Energy codes can be confusing.

Find out which one applies to your project.

Energy Codes in Massachusetts

We provide support services to help residential home builders, architects and developers navigate energy code details and meet compliance. Whether you need to meet IECC or Stretch Code requirements, we can help! Call or email us today with any questions you may have about your project.




Massachusetts has a base energy code that all new buildings in the state must follow. It is based on the most current version of the International Energy Conservation Code (IECC) which establishes a baseline for energy efficiency by setting performance standards for the building envelope. Provided the mandatory requirements are met, the rest of the code can be met by either following the prescriptive or performance path.

Performance Path Compliance:

The performance path requires energy modeling to demonstrate that the building as a whole uses equal or less energy than a home built to the prescriptive path. Even though the performance path is slightly more involved, it allows flexibility to trade off many of the high-cost assemblies required in the prescriptive path resulting in substantial savings.

To comply with the Performance Path, you will need either a simulated energy performance analysis or an Energy Rating Index (ERI) analysis. The ERI path, specifically a certified RESNET HERS Rating, is the performance path most often used to achieve energy code compliance in base energy code communities.

We highly recommend following the Performance Path utilizing a HERS Rating.  A HERS Rating is the most realistic compliance option that offers documented energy savings while giving you more flexibility and “trade offs”.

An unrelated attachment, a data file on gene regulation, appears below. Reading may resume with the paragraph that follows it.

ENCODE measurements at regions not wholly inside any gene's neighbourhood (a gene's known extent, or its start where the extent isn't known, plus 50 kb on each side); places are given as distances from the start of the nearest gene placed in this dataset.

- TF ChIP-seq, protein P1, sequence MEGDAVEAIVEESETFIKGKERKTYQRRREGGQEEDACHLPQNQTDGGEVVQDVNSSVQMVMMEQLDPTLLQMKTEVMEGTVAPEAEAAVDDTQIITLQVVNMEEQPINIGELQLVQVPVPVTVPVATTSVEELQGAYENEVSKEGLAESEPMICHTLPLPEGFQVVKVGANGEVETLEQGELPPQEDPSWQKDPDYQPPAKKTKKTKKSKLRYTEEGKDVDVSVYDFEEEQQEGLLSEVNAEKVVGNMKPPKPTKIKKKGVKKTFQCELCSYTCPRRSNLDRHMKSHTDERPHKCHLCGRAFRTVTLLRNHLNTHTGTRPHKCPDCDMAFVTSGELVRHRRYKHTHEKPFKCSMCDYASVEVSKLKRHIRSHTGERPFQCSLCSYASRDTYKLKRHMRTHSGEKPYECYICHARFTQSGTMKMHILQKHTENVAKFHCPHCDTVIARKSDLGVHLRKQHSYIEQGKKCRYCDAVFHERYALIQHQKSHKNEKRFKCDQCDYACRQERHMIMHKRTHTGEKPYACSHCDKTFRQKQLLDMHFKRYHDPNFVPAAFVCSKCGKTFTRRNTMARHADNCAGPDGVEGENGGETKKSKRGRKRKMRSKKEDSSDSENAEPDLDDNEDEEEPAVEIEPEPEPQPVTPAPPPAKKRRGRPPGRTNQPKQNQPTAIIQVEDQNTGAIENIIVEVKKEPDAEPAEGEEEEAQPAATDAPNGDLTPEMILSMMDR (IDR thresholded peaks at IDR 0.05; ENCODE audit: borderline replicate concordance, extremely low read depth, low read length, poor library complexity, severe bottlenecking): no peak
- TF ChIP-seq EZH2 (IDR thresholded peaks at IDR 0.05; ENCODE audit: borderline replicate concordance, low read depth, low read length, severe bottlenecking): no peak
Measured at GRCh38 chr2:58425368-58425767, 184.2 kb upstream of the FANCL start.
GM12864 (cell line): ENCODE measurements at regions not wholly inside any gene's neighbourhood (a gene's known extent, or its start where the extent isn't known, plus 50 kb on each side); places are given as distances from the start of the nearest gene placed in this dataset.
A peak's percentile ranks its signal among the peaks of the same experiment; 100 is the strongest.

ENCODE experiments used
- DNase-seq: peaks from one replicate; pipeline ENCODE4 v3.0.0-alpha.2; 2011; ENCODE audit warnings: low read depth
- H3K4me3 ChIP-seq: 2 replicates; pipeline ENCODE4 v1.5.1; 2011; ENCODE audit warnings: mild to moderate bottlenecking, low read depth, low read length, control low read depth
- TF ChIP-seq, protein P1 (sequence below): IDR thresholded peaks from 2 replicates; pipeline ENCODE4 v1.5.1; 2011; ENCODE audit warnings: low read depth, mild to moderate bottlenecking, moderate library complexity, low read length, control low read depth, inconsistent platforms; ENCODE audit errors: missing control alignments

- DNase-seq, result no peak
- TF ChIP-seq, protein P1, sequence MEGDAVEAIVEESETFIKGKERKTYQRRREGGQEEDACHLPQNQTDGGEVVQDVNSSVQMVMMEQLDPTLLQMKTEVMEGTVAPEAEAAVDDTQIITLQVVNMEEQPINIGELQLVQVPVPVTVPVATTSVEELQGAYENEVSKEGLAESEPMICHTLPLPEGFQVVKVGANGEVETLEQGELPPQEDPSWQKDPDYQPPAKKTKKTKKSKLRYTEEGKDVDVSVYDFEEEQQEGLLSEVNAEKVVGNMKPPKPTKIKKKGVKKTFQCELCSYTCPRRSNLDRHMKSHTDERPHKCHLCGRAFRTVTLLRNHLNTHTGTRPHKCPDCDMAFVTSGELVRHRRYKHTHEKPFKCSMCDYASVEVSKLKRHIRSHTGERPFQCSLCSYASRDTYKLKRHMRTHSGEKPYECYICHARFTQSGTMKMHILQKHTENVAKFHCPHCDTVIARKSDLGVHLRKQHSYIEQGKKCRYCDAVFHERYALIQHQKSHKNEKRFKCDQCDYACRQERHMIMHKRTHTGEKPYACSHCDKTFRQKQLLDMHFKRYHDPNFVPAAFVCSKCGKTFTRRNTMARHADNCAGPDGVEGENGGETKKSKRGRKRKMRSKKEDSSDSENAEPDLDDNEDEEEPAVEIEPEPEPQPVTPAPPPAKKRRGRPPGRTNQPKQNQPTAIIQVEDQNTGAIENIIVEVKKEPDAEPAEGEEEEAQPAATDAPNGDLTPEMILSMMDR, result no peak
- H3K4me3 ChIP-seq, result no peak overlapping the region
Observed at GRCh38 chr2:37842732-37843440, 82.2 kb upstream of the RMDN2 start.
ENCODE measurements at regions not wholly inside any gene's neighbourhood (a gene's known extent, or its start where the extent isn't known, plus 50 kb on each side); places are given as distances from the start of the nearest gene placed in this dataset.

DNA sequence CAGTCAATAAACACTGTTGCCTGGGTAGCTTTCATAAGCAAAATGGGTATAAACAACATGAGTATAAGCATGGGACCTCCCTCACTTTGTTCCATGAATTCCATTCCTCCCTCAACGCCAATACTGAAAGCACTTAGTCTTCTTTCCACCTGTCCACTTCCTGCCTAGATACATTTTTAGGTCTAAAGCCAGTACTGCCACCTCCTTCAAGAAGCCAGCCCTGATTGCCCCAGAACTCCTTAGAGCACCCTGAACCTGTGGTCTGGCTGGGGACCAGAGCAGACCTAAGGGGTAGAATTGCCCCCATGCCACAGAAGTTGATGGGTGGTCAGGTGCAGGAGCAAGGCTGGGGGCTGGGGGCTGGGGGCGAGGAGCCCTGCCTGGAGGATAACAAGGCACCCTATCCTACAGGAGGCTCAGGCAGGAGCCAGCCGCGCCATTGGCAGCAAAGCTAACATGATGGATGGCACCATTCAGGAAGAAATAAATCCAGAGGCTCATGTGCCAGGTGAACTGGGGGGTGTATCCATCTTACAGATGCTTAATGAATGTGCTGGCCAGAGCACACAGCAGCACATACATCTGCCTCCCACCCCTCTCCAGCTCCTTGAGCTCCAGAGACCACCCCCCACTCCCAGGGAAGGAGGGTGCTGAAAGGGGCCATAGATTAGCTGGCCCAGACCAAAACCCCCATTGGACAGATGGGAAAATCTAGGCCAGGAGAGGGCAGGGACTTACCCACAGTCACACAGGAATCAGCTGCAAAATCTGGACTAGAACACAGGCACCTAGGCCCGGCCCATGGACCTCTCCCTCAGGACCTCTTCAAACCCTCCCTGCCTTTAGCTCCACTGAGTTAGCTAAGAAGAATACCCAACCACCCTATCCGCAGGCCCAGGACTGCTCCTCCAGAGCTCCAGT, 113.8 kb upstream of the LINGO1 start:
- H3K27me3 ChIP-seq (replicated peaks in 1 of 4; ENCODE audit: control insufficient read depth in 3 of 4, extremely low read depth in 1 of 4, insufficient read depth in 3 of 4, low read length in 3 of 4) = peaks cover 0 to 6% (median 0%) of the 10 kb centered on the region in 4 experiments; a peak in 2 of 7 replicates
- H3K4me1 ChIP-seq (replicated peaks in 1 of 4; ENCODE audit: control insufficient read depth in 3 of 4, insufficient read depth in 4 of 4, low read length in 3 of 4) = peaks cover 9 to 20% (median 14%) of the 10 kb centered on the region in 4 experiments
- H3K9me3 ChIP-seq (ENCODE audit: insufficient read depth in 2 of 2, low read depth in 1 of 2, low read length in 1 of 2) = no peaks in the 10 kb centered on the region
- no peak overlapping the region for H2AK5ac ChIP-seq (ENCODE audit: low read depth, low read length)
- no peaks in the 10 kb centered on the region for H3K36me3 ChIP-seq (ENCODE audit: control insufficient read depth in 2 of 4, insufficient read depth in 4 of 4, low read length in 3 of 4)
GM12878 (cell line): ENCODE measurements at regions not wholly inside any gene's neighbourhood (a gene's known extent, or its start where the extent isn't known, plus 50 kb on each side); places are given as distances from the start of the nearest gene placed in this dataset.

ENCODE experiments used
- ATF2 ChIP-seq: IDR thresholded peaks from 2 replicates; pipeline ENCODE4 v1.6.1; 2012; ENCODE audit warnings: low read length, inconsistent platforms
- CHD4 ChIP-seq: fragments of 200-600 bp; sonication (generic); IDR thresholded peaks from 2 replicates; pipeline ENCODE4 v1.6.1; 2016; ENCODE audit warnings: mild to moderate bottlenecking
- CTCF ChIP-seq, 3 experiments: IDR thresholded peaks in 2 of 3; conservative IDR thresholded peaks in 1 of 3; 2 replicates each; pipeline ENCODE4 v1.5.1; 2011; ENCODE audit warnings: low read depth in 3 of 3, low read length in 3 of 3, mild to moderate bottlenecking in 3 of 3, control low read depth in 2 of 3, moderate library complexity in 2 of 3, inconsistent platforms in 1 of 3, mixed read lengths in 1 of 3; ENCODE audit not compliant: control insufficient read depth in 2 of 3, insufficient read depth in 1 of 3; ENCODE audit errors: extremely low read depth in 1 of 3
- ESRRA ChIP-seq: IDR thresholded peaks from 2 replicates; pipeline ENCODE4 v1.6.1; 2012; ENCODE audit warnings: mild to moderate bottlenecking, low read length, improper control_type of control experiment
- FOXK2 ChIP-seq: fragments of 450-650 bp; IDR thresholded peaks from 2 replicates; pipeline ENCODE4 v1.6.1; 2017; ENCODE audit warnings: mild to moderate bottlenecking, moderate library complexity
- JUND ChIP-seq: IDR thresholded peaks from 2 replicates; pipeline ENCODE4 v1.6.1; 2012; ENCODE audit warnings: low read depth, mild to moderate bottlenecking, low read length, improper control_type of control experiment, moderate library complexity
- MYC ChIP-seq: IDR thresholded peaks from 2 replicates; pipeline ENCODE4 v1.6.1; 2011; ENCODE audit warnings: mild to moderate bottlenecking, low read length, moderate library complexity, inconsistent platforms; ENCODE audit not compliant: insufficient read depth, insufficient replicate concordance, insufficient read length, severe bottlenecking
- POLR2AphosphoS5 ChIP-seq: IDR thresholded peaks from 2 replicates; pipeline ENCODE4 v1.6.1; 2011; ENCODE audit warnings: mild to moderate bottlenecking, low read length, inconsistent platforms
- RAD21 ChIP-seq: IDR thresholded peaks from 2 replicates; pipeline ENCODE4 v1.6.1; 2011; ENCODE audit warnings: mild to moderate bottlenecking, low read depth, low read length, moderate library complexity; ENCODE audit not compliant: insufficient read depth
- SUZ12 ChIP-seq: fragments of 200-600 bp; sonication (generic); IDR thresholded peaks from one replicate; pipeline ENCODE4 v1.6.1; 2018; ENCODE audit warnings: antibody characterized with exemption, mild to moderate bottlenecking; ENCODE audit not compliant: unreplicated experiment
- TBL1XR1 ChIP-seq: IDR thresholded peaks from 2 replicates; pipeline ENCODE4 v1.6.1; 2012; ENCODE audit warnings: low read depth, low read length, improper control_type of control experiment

Prescriptive Path Compliance:

The prescriptive path requires that each component is built to a specified R-value or U-value found in the prescriptive table. While the prescriptive path is a traditional approach and can be achieved without the aid of any software, it does not have much flexibility and therefore does not allow trade-offs to lower assembly cost.

To comply with the Prescriptive Path, you will need:

  • A REScheck certificate
  • Performance Testing – blower door test, duct testing, and ventilation testing
  • To meet insulation specifications
  • To meet window performance specifications

**This path is not eligible for Mass Save® incentives**





Massachusetts became the first state to adopt an above-code appendix to the IECC base energy code- the “Stretch Code”. The Stretch Code, which emphasizes energy performance, as opposed to prescriptive requirements, is designed to result in cost-effective construction that is more energy efficient than that built to the IECC base code.

Stretch Code Compliance:

Most Massachusetts cities and towns have adopted the Stretch Code – take a look at the map below to see if the town/city you are building in has adopted this new energy code. New homes being built in these towns/cities require a HERS Rating and must get a HERS score of 55 or less.  Many renovations in these towns also require a HERS Rating and must get a HERS score of 65 or less.

For more information about about the Stretch Code, check out out our “Stretch Code Q&A” article.


Stretch Energy Code Map



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